Frequently Asked Questions
Are you new to the idea of kayaking and have questions? Below are answers to many questions common to those interested in kayaking.
Kayaking is a water sport in which the paddler sits inside or on top of a kayak and uses a paddle with a blade on both ends for propulsion and maneuvering.
There are inherent risks in all water sports. These risks increase as you progress to more difficult and faster moving water. Training and trip safety are a top priority with the WTC. All WTC instructors are certified by the ACA [American Canoe Association].
All WTC paddle trips require the wearing of PFDs while on or near the water. The PFDs must be properly fitted and fastened at all times. All paddles are led by experienced paddlers, and include “a lead and a sweep”. No one is left behind.
The Kayak training courses are planned to develop your skills and allow you to progress to more challenging water only when you are ready and can manage it safely. Therefore, it is critical to ensure your skills are developed to support the level of kayaking you wish to enjoy.
WTC offers both Touring and Whitewater training and paddles. Your choice of training and paddles depends on your goals and desire for adrenalin adventures.
Touring kayaking is usually done on still or slower moving water such as lakes, slower moving rivers, or the ocean. Some of these opportunities can require a touring paddler to handle moving water, such as navigating waves or entering or exiting a beach at the ocean. The touring courses are for recreational boats or touring kayaks. The boats are designed to move quickly in a straight line but you are not required to perform quick maneuvers around obstacles. The goal for the touring kayaker is to enjoy their time in the great outdoors.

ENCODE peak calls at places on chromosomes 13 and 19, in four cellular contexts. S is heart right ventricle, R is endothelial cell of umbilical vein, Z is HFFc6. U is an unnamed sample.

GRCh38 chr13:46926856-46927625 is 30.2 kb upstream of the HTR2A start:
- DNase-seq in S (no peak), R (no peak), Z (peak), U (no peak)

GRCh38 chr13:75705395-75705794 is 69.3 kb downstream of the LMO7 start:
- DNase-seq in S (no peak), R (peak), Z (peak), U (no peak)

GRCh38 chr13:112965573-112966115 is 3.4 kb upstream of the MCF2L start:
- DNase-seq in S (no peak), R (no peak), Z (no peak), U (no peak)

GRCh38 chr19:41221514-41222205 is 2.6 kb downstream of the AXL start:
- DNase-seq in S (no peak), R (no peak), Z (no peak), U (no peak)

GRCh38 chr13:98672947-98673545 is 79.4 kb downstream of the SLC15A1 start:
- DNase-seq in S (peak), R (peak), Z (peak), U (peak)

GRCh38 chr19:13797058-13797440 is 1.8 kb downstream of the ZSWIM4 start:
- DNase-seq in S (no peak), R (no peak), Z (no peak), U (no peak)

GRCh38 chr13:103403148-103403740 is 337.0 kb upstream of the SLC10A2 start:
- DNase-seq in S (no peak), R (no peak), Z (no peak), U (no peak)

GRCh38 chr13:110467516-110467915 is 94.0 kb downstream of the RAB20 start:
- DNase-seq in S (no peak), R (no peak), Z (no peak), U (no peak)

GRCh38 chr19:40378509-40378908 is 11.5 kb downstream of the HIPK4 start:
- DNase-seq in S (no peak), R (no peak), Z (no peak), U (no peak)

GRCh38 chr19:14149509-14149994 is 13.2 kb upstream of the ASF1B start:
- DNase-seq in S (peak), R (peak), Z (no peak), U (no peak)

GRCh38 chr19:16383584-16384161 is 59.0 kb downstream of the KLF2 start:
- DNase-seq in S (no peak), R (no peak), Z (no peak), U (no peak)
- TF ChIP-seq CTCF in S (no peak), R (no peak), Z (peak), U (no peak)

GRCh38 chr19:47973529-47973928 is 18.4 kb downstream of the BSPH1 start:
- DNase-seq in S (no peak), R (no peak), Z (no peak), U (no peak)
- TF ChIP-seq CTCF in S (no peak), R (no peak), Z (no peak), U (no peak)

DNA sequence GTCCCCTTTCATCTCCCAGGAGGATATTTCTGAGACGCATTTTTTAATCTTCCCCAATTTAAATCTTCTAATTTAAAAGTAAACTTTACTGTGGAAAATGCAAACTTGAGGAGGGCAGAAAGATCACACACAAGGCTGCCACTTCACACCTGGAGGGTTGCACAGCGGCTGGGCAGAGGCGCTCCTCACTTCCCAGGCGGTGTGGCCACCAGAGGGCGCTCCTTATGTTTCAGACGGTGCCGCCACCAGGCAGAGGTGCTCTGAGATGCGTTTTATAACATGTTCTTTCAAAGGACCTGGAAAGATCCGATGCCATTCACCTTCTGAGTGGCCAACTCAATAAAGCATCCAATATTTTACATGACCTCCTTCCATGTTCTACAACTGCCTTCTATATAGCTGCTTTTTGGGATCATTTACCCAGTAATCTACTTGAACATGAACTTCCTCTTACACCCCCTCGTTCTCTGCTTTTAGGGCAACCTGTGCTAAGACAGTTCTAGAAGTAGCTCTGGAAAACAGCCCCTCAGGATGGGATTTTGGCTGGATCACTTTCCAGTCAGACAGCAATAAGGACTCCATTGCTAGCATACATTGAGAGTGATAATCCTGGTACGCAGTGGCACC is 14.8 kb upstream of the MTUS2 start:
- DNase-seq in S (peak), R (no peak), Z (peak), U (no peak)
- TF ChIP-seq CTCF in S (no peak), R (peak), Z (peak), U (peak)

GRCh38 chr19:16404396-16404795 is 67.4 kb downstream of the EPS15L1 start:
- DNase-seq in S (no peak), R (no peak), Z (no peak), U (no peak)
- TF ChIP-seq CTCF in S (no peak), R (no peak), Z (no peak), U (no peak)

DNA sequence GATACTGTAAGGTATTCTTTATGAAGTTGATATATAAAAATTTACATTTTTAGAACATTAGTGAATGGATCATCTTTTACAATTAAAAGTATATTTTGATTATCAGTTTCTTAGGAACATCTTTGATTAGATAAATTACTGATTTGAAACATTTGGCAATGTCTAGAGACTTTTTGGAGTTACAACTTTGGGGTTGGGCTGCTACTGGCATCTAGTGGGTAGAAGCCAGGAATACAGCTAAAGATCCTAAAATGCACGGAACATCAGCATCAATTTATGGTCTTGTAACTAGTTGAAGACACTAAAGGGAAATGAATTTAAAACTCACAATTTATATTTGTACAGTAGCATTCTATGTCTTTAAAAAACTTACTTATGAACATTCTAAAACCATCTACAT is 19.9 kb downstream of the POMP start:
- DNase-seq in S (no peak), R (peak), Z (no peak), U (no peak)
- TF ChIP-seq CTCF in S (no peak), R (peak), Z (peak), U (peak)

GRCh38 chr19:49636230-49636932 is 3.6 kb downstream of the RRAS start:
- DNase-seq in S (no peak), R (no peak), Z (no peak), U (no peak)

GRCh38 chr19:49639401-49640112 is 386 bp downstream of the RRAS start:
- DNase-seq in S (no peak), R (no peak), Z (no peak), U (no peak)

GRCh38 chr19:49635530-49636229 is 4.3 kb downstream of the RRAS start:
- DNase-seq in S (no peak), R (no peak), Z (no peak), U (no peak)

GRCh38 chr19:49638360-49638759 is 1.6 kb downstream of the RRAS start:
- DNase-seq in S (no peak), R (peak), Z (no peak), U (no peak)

Advanced touring paddles are offered in coastal venues and rivers with up to Class II rapids. These paddles require touring kayaks which are at least 12 feet long.
Whitewater kayaking is performed on moving water ranging from a calm moving stream to Class V rapids. The whitewater courses progress from flat to gentle moving water to moving water with obstacles. The courses build on skills learned in the respective course(s). The goal is for the whitewater paddler is to comfortably maneuver on rivers of their choice.
The whitewater training schedule is arranged such that you may take the touring training and, if you want to learn on faster-moving water, you can then take whitewater training. However, touring training is not a substitute for Curriculum I of the whitewater training. You must begin whitewater training with Curriculum I, even if you have completed touring training.
- The Touring course is taught on Lums Pond and the Brandywine Creek.
- The Whitewater course utilizes different sections of the Lehigh River.
If you are interested in Touring paddles, and are already a paddler looking for a group to paddle with, join us on the water. You will need your own kayak and gear, and demonstrate a wet exit on your first paddle. Please contact the Touring Trip Coordinator or the Training Course Coordinator at WTC Paddling@gmail.com to determine the appropriate trip for this first paddle.
If your interest is in whitewater and you have participated in another club’s or outfitter’s program which is equivalent to the WTC courses, it is up to the discretion of the WTC Whitewater Training Lead Instructor to make the decision on what, if any, courses you need to complete. The Lead Instructor may also be contacted at WTCPaddling@gmail.com.
The three absolutely required items are a kayak, personal flotation device [PFD] and paddle.